For members of non-SMSFs, the trustee of the fund will determine if the member has satisfied the necessary conditions. As a minimum, they may ask the member to obtain a letter from the Department of Human Services confirming the receipt of income support payments (some non-SMSFs can access this information directly).
For members of SMSFs, again it is the trustee of the fund who is to determine a member’s eligibility and as a minimum, a letter from the Department of Human Services confirming receipt of income support payments for the requisite period will be required. For members under preservation age, trustees should also have sufficient documentation on file to satisfy the fund’s auditor (and the ATO) of the member’s financial circumstances.
Where members don’t have the financial resources to meet certain types of expenses, they may be able to take money out of their superannuation to cover these costs. The particular types of expenses allowed include those:
- to cover medical treatment for a chronic or life threatening illness but only if that treatment is not readily available through the public health system,
- to pay for modifications to their home or vehicle to accommodate a severe disability,
- to cover the palliative care or funeral costs of a dependant, and
- to prevent foreclosure on their home mortgage if their lender has threatened to repossess or sell their home.
Only unpaid expenses are eligible. If members have already paid the expense (eg using their credit card or with the help of family), then those costs will not be eligible. The ATO is responsible for approving all claims for accessing super on compassionate grounds. If approved, they will tell the fund of the member’s eligibility and members can then apply for benefits from the fund. Members of SMSFs must not draw any money from the fund until the ATO authorises the payment.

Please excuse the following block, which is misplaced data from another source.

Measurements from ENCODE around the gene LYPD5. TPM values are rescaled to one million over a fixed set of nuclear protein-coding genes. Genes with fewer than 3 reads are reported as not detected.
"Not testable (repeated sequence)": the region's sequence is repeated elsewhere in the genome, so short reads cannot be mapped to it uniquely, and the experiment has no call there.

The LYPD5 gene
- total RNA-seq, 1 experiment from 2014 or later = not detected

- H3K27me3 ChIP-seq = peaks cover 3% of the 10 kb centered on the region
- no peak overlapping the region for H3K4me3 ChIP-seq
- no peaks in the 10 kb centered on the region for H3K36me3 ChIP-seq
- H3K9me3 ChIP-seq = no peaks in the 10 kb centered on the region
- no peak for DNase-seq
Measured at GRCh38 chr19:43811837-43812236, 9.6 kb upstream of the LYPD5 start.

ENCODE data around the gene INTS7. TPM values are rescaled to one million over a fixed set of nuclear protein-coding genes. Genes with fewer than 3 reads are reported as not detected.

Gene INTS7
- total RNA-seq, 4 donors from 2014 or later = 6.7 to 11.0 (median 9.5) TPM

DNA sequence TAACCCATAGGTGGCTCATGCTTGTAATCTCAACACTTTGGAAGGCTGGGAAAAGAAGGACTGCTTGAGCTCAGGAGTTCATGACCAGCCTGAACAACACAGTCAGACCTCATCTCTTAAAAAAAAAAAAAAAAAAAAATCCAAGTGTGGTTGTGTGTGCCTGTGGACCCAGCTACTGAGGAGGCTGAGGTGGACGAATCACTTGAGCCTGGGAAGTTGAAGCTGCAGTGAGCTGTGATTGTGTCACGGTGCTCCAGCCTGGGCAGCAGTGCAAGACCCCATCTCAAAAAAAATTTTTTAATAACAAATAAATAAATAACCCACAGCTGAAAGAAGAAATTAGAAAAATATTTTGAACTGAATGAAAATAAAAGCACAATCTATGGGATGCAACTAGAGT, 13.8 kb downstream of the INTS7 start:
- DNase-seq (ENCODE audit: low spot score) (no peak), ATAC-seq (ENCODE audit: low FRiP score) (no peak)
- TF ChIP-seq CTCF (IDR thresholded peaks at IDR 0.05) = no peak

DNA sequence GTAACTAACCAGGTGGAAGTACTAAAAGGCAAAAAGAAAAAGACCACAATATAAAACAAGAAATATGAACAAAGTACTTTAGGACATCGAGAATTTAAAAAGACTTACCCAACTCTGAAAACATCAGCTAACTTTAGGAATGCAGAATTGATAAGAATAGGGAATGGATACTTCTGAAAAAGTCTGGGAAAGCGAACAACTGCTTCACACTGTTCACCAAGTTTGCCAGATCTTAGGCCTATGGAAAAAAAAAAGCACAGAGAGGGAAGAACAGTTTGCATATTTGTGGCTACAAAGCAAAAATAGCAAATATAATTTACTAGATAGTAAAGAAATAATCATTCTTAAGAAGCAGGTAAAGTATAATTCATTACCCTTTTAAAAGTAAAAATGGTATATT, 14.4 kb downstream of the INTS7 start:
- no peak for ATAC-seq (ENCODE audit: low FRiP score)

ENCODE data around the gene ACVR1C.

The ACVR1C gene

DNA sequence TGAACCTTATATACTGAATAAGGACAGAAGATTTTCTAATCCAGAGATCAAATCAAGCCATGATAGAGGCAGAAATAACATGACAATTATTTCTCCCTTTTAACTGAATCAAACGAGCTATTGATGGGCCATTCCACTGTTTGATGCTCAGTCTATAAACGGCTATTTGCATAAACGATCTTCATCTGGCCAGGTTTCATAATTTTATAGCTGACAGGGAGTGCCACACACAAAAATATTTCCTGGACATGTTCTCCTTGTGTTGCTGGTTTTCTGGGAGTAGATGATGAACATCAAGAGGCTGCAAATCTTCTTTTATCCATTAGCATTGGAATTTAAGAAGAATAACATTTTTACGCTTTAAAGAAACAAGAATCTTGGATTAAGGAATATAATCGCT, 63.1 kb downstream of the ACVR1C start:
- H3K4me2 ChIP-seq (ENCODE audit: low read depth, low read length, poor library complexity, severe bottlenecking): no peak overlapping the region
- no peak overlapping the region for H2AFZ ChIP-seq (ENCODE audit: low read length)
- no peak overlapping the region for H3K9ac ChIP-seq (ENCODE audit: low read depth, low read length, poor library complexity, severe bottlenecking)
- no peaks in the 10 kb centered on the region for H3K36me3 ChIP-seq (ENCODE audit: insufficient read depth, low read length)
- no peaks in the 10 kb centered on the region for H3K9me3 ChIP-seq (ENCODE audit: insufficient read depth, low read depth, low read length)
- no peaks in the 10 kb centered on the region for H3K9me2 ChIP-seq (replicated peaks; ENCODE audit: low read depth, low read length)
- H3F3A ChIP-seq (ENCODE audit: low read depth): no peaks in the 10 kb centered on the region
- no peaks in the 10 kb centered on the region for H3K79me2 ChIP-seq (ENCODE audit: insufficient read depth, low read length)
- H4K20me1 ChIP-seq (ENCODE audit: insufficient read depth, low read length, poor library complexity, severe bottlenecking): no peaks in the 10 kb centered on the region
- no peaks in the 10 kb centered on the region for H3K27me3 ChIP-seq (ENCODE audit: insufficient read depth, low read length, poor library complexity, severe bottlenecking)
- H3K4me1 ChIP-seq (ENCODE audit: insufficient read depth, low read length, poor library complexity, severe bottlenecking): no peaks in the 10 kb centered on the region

Again, the ability to access super on compassionate grounds is unlikely to provide any immediate assistance to those affected by the bushfires.
Normal superannuation tax is payable when benefits are accessed under the severe financial hardship rules or compassionate grounds. Family tax benefits or other concessions may be impacted as could any child support payments.
For clients with SMSFs, it is very important they aren’t
tempted to withdraw money from the fund before they
are legally entitled to. If they were to do so, the
consequences could be severe. They will be taxed on
the amount taken at their marginal tax rate (instead of
the concessional rate usually applied to superannuation
monies), they could be fined and/or imprisoned and the
fund could be made non-complying (potentially losing
almost half its assets in tax) [ITAA 1997 s.304-10, SIS s.166, SIS
s.196(3), SIS s.202, ITAA 1997 s.295-325].
Where superannuation is concerned, particularly SMSFs, it is always important to double-check the rules before taking action. Often the law simply doesn’t allow for the outcome trustees and members desire. If you have other questions for us to consider, let us know so that we can cover more scenarios in future articles.
This article first appeared in Heffron's Super Insights newsletter. It details the latest changes in superannuation legislation, commonly asked questions and answers, and other SMSF related news. It is available to members only. If you want to be the first one to learn about technical updates join our technical support membership.
For more information on how to become a member or, should you wish to make any changes to your existing membership please don’t hesitate to contact us on 1300 172 247 or by email email@example.com.